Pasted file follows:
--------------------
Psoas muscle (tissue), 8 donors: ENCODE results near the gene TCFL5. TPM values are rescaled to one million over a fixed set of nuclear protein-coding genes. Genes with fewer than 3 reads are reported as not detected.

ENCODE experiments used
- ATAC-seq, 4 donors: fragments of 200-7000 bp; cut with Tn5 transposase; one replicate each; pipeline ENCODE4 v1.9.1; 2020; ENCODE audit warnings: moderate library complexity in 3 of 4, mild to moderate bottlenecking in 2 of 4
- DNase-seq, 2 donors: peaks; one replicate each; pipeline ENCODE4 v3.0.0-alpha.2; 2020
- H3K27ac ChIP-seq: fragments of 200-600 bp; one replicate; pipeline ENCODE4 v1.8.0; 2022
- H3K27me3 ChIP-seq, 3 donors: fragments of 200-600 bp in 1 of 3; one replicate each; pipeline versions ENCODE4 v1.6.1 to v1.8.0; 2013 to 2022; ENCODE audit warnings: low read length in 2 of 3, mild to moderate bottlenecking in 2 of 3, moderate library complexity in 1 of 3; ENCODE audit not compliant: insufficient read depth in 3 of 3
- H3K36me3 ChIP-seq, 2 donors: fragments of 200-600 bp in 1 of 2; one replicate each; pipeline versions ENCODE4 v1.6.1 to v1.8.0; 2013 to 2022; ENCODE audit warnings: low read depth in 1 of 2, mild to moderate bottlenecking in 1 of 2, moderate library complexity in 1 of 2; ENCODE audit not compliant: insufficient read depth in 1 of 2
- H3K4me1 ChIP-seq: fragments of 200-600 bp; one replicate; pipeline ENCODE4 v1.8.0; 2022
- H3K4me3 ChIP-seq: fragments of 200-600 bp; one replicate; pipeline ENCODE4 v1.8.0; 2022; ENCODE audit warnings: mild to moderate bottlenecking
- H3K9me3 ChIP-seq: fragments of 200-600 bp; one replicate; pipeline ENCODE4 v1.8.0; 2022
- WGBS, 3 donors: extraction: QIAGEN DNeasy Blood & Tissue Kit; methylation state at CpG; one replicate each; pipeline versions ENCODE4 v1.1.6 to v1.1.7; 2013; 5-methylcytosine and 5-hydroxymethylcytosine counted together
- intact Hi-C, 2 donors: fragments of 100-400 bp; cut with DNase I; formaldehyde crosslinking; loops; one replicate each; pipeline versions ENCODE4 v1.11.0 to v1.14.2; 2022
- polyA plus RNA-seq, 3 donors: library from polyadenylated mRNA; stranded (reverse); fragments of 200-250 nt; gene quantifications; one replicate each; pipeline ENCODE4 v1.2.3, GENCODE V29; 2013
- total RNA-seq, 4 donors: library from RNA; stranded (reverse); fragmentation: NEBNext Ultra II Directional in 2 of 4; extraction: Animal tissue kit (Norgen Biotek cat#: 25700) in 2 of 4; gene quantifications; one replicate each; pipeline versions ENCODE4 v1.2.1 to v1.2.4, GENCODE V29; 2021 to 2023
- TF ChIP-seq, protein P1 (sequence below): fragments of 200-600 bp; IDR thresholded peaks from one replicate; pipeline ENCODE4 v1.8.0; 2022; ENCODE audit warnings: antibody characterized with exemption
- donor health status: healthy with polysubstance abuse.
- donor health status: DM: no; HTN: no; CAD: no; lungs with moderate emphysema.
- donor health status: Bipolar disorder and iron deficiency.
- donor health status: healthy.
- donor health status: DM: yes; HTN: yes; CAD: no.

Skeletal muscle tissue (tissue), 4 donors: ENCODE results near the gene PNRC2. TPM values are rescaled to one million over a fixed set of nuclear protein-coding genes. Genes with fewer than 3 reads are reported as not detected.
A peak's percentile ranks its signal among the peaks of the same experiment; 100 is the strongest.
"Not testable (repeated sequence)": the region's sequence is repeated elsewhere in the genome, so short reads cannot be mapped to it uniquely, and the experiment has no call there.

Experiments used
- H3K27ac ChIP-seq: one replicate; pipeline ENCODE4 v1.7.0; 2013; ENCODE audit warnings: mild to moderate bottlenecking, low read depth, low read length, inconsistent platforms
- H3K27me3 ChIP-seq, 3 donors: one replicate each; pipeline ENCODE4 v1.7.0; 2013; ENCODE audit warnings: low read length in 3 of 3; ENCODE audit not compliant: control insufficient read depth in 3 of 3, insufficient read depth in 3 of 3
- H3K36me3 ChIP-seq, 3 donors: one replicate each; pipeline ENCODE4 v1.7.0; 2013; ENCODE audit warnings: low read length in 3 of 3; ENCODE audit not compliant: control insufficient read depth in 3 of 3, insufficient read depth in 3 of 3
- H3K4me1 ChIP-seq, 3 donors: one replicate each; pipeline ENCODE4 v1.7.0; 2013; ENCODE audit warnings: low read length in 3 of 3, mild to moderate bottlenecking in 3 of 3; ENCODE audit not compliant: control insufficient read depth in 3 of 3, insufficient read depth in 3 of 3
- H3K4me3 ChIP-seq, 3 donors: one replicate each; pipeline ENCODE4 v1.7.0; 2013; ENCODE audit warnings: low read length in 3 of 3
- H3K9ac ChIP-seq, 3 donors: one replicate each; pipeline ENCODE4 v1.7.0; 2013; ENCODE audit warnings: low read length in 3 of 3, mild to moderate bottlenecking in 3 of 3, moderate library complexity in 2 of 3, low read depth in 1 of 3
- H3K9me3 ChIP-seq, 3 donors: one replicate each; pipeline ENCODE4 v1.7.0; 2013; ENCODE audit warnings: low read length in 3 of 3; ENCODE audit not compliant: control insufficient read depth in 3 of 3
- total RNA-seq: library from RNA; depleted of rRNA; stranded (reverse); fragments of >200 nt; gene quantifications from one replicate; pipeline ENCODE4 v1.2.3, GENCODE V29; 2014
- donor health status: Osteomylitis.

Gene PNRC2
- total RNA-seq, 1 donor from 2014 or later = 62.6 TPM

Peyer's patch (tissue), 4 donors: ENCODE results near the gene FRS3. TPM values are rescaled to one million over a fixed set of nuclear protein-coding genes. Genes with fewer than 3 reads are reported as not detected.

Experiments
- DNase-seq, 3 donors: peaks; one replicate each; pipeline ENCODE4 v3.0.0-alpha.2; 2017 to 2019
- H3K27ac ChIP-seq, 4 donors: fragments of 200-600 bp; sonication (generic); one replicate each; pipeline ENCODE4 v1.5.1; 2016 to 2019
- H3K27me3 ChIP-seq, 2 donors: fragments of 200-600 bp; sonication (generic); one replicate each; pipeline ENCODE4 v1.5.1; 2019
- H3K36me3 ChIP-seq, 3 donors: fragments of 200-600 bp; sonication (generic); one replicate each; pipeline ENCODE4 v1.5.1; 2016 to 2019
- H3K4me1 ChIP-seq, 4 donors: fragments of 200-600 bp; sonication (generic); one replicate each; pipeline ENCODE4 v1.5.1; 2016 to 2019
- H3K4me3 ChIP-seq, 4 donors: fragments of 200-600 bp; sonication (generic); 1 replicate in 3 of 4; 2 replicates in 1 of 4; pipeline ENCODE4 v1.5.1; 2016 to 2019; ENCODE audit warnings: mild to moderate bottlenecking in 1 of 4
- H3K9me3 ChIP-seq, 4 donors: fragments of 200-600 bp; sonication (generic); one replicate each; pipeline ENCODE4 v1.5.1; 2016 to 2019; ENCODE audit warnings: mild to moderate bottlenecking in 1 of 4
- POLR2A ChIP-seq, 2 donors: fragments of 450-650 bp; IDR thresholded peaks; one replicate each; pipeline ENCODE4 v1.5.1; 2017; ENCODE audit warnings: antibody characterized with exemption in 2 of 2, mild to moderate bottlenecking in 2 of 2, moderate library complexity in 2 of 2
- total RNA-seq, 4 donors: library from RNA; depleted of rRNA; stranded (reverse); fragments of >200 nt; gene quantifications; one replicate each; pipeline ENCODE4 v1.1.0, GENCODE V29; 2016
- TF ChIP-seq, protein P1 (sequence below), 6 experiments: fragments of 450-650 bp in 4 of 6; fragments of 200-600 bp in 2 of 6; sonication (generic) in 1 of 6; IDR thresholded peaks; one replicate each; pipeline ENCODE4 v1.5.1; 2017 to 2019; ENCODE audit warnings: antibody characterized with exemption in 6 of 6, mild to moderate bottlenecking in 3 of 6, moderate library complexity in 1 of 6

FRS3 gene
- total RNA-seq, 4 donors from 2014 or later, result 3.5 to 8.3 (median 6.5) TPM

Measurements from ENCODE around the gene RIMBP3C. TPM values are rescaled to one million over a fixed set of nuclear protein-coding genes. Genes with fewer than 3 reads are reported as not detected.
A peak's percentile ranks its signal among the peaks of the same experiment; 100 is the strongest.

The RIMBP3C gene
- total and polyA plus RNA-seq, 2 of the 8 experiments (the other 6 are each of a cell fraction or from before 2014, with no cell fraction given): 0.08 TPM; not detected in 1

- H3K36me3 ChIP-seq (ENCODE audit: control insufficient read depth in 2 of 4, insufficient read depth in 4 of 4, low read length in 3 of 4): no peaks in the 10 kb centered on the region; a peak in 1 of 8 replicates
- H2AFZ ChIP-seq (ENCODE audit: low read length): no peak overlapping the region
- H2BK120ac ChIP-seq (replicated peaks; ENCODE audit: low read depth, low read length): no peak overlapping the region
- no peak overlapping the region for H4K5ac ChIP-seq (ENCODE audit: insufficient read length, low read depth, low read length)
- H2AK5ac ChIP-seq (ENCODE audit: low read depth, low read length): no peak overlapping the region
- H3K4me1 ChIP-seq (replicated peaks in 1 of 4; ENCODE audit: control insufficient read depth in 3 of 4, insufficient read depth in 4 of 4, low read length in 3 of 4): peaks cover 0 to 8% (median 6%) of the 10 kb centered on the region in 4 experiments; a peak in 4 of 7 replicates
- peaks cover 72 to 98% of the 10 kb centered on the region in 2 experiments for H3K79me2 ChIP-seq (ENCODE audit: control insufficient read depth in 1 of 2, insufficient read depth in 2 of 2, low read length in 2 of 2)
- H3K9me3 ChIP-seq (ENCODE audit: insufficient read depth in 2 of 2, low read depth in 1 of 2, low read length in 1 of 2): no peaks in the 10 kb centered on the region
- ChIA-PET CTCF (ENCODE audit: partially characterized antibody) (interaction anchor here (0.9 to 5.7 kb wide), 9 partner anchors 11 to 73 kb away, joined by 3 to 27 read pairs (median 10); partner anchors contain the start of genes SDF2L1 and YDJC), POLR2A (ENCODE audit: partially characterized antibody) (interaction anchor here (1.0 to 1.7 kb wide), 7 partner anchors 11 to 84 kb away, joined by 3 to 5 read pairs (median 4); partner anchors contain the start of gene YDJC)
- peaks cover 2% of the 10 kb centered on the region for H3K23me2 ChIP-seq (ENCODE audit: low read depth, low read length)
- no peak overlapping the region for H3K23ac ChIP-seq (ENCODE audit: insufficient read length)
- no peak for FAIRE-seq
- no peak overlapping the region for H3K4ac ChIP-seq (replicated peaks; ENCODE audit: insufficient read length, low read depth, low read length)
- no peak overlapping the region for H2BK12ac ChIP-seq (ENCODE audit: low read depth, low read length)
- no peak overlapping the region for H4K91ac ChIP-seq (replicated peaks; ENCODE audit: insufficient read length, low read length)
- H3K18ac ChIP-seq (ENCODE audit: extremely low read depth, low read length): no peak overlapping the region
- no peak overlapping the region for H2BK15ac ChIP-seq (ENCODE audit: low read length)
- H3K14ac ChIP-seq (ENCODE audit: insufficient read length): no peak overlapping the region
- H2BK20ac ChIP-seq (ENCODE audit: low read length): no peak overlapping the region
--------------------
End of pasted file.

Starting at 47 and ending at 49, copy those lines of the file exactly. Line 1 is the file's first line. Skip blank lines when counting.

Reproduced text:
- TF ChIP-seq, protein P1 (sequence below), 6 experiments: fragments of 450-650 bp in 4 of 6; fragments of 200-600 bp in 2 of 6; sonication (generic) in 1 of 6; IDR thresholded peaks; one replicate each; pipeline ENCODE4 v1.5.1; 2017 to 2019; ENCODE audit warnings: antibody characterized with exemption in 6 of 6, mild to moderate bottlenecking in 3 of 6, moderate library complexity in 1 of 6

FRS3 gene
- total RNA-seq, 4 donors from 2014 or later, result 3.5 to 8.3 (median 6.5) TPM